Born to Dance (1936)
Sailor Ted meets at the Lonely Hearts Club of his friend Gunny's wife, Jenny, a girl, Nora Paige, and falls in love. Nora wants to become a dancer on Broadway. Ted rescues the Pekinese of Lucy James, a Broadway star during a public relations campaign on his submarine. Lucy falls in love with Ted, and Ted is ordered by his Captain to meet her in a night club, in spite of the fact that he has a date with Nora. Nora, who lives with Jenny and her and Gunny's daughter, doesn't want to hear anything from Ted, after she spotted a picture of Ted and Lucy in the morning paper. Lucy convinces her manager Dinehart to stop the press campaign and tells him that she would leave the production, if another photo or article of her and Ted is published. Nora has become her understudy, and she begins to think her behaviour to Ted over. Suddenly she is fired after Dinehart told her to dance a number Lucy James called undanceable. But when Ted is told the whole story, he knows what to do.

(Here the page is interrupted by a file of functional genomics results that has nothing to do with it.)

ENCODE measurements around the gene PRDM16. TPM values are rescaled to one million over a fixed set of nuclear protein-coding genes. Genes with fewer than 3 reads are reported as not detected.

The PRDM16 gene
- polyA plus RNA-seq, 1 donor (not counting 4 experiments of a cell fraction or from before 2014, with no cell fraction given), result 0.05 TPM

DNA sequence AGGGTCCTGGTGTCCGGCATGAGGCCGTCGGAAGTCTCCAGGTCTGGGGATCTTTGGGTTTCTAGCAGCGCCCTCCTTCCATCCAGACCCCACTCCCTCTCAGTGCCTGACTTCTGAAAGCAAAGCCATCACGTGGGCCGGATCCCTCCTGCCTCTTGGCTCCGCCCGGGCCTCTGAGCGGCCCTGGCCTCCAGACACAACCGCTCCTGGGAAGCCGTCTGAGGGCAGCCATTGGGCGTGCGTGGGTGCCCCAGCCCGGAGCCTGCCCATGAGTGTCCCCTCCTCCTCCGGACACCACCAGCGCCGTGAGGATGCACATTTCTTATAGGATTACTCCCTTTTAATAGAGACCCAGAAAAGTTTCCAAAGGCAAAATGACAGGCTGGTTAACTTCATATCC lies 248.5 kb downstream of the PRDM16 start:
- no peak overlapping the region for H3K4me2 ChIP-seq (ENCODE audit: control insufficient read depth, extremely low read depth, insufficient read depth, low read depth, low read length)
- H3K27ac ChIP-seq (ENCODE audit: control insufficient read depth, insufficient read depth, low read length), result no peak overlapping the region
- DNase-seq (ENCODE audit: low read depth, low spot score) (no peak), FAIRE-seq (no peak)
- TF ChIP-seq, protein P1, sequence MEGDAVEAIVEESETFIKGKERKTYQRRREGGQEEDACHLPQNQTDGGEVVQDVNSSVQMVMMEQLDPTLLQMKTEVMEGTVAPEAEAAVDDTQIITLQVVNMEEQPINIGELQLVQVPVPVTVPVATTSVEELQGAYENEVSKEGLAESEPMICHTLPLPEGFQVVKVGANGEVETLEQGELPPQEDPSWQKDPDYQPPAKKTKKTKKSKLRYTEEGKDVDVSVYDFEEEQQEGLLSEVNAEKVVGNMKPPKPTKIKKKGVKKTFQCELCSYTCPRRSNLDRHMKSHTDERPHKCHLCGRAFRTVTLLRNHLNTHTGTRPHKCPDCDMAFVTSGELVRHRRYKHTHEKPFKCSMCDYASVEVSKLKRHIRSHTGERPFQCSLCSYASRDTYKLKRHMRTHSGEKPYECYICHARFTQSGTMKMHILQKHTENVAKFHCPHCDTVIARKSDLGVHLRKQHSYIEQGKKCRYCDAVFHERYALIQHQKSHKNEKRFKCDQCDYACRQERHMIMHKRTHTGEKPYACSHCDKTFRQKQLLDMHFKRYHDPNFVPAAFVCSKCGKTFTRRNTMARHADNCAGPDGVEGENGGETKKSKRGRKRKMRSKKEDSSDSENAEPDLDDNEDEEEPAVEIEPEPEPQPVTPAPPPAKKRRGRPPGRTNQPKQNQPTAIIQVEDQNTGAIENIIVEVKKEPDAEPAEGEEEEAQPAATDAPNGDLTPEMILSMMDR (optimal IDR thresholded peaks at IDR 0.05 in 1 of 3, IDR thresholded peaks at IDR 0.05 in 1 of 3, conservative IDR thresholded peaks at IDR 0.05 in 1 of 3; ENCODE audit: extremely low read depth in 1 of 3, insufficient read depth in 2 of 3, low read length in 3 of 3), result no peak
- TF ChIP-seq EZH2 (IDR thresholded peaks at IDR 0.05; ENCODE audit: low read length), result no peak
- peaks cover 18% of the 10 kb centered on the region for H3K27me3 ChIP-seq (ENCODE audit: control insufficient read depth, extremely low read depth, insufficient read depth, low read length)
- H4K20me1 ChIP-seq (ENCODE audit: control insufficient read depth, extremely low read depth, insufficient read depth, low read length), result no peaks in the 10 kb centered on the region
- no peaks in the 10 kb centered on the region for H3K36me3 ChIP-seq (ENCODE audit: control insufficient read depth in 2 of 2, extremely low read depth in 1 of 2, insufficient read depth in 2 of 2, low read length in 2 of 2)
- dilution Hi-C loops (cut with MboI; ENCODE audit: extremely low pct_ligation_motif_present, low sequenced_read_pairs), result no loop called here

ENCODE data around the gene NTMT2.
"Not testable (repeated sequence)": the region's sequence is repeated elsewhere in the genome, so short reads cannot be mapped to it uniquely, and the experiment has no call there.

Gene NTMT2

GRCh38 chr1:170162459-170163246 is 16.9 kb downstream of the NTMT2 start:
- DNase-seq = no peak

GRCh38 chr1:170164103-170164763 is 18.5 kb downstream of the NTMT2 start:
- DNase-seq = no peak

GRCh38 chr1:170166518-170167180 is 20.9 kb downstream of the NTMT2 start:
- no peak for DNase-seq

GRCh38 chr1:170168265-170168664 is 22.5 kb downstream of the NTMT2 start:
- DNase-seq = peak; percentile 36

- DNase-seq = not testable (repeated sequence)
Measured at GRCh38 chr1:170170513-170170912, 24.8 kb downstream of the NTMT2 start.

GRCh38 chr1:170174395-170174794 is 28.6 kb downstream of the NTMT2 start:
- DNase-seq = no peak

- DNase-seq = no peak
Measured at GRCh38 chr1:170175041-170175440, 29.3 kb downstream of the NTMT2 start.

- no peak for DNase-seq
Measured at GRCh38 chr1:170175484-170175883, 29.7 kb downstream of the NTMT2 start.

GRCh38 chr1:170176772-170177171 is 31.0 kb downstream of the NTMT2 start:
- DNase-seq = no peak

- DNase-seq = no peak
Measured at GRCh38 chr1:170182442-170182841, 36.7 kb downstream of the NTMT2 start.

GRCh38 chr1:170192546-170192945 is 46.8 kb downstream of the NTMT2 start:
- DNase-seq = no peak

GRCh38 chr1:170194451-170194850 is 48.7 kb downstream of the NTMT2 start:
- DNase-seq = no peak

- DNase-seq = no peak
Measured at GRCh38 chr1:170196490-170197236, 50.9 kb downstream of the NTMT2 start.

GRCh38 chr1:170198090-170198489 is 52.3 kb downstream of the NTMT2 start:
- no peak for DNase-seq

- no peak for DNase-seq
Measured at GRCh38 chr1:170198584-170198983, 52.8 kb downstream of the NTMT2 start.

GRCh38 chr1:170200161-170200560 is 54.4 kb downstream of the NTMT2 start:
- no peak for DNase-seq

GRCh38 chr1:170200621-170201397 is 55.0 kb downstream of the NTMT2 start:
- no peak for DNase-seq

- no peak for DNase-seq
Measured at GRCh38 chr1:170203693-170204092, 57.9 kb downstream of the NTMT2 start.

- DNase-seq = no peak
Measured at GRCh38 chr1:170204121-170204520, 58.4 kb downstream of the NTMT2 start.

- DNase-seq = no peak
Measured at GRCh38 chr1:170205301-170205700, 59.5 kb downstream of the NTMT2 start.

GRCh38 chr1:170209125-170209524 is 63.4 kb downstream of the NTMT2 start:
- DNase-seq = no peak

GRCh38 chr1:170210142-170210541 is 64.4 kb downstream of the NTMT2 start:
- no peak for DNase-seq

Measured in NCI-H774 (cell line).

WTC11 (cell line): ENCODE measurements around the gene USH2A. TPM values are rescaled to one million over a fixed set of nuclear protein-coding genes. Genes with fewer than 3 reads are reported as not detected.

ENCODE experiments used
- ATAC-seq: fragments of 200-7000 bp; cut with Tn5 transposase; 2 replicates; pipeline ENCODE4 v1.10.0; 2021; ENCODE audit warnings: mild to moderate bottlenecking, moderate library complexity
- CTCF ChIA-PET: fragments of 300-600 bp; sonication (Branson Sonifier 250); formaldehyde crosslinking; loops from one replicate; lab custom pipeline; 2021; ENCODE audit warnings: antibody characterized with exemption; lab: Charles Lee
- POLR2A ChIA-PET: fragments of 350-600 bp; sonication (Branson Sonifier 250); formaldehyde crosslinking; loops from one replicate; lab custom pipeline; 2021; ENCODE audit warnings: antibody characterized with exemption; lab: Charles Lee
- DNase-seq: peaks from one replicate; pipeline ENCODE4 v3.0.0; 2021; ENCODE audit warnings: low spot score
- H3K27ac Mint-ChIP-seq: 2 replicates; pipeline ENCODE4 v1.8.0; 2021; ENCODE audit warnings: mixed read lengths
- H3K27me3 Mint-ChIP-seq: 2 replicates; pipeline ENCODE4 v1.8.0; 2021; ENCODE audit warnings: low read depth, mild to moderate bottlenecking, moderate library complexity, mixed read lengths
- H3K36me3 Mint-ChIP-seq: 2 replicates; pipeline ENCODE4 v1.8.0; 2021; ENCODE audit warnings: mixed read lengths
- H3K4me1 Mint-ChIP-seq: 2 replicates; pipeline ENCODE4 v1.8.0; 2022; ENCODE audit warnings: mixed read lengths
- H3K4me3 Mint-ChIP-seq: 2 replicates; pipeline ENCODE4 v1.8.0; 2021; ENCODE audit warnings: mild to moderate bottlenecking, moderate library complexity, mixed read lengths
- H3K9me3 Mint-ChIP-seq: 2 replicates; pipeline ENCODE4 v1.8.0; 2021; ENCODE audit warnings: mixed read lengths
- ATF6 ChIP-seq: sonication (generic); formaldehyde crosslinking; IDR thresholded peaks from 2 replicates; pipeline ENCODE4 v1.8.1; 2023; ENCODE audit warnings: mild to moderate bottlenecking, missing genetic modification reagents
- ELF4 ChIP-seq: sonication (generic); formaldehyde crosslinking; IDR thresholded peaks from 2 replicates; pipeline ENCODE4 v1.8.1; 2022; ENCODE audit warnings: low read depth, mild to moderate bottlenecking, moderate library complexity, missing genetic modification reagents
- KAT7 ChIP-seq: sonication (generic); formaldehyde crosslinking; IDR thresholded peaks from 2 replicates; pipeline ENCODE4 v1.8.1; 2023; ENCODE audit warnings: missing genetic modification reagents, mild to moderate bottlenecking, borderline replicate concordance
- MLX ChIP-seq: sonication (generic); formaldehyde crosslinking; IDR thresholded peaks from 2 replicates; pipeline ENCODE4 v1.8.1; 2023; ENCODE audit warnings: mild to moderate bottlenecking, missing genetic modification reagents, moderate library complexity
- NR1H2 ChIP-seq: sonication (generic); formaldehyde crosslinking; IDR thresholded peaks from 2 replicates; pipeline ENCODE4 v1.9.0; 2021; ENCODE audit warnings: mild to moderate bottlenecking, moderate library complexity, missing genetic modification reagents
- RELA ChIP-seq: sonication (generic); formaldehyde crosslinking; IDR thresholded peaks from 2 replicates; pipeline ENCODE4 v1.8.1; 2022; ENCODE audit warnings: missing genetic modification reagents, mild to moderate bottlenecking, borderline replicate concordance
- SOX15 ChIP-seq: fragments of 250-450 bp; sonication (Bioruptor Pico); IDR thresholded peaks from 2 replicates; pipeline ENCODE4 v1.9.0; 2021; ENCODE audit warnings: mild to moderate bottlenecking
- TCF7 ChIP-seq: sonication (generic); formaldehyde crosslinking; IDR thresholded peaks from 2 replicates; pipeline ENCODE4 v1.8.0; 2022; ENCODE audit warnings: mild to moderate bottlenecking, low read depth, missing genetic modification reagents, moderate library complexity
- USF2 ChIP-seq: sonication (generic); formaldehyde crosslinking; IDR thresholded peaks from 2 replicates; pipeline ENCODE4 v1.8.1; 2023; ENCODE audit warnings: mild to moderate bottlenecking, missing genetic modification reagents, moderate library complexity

- The film's plot involves three submarine mates, Ted Barker (James Stewart), Gunny Saks (Sid Silvers), and Mush Tracy (Buddy Ebsen), arriving in New York City after four years at sea. The film opens as their sub reaches New York harbor with the sailors singing "Rolling Home." Featured in the number are Gunny, Mush, Ted and a quartet called The Foursome. As many of the sailors receive liberty, Gunny and Mush were denied shore leave until their Captain sends them to deliver a letter to Rear Admiral Stubbins. Nora Paige (Eleanor Powell), a singer and dancer, who has just lost out on a Broadway show, enters the Lonely Hearts Club suitcase in hand. The club's receptionist, Jenny (Una Merkel), offers to share her apartment with Nora. When she introduces Nora to the others at the club, Nora demonstrates her talents by singing and dancing to "Rap Tap on Wood" (Miss Powell's vocals are dubbed by Marjorie Lane). Also featured was The Foursome, a quartet of harmony singers, who also play a penny whistle and different sizes of ocarinas (also known as sweet potatoes). Ginny tells Nora about her marriage to a sailor who was her partner in a twenty-eight day marathon dance. They conceived a daughter, Sally, in the two days they had together before he shipped out and she never told the guy he was a father. That guy was Gunny, who is anxious to rekindle a relationship with his wife. Meanwhile, Mush falls for a talented singer/waitress, Peppy Turner (Frances Langford). Romance enters Nora's life in the form of Ted Barker. At their first meeting at the Lonely Hearts Club, Ted sings "Hey, Babe, Hey" to Nora as they dance. Then several other members of the cast sing a chorus including Nora, Gunny, Ginny, Peppy, Mush and the Foursome. The number ends with the sailors and their girl friends tap dancing. Later, Captain Percival Dingby (Raymond Walburn) announces Lucy James (Virginia Bruce), a famous actress, is coming aboard the sub. The men sing about her arrival. Once she comes aboard with her cute little dog under her arm, Miss James sings "Love Me, Love My Pekinese." During a photo session with the Captain, he drops her dog overboard; all the sailors dive in to rescue the pup. The next days newspaper features a photo of Ted handing the soaked dog to Miss James. McKay, her agent, immediately plots to cook up a romance between Ted and Lucy to generate publicity for her new show. The next scene is one of the most, if not the most, famous musical sequence from the film. Ted begins crooning "Easy to Love" to Nora as they stroll in Central Park. After they kiss, Nora sings; they kiss again and she dances while Ted conducts an imaginary orchestra. A Central Park policeman (Reginald Gardiner) takes over the symphony maestro role as he directs the imaginary orchestra in a combination of Ponchielli's "Dance of the Hours" and "Easy to Love." By the end of the number, the policeman/conductor keels over in a dead faint. Lucy and McKay arranged with Captain Dingby for Ted to have dinner with Lucy at the Club Continental. The evening's entertainment was Georges and Jalanas (Georges and Jalana appeared as themselves) ballroom dancing to "I've Got You Under My Skin." Ted had told Nora he would meet her later in Central Park, but, after waiting far past the appointed time, Nora dejectedly leaves. The next morning's newspaper features a photo of Ted and Lucy together, which, of course, disturbs Nora. When Ted calls to apologize, she hangs up on him. Ted goes to McKay's office to bargain with him to give Nora a job in Lucy's new production, but he doesnt want Nora to know about their arrangement. McKay makes her Lucy's understudy. Ginny, Sally, and Nora visit the sub, but Ginny still isn't sure she wants Gunny to know he has a daughter, so Nora claims Sally as her child. Ted assumes Nora is married and backs off. Lucy begins to care for Ted and refuses to allow any further publicity about their relationship. She says if any more articles or photos appear in the newspapers she won't perform on opening night. During Ted's visit to Lucy's apartment, she confesses her increasing affection towards him by singing the film's most famous song, "I've Got You Under My Skin." Peppy Turner reprises "Easy to Love" in a rehearsal of Lucy's show while the limber-limbed Mush, now out of the Navy, dances around her. Lucy gets more and more upset. She doesnt like a costume and thinks the song's arrangement is undanceable. McKay asks Nora to dance to the arrangement, which she does brilliantly. When Lucy realizes what is happening, she demands McKay fire Nora, which, reluctantly, he does. Ginny confesses to Ted, who is also out of the Navy now, that Sally is her child, not Nora's and that Nora loves him. She also tells him about Nora getting fired from the show. Ted calls the press and gives them a cooked up story. When the next morning headlines proclaim that Lucy James is going to marry an ex-sailor, she stays true to her threat and won't go on (which means, of course, that her understudy, Nora, would become the show's star). The film's finale is a gigantic production number from the show, "Great Guns." Set on an Art Deco battleship, it opens with Peppy singing "Swingin' the Jinx Away," backed by a male chorus of singers and dancers. After some acrobatics by sailors, Mush takes his turn with the tune as he sings and dances backed by a female chorus of singers and dancers in front of the ship's stylized guns. After more singing by the male and female chorus, Peppy and the Foursome perform more of the song. Finally, Nora makes her entrance down the spiral stairs of the ship's superstructure and then slides to the stage via a pole. Dressed in a stylized drum major outfit, she taps to "Swingin' the Jinx Away" and then leads the band and chorus in "Hurrah for the Red, White and Blue," a very patriotic finale for a non-wartime movie. Just before the credits roll, Ted congratulates Nora on a splendid performance and Ginny finally tells Gunny he's a father (unfortunately, he has already signed up for four more years in the Navy).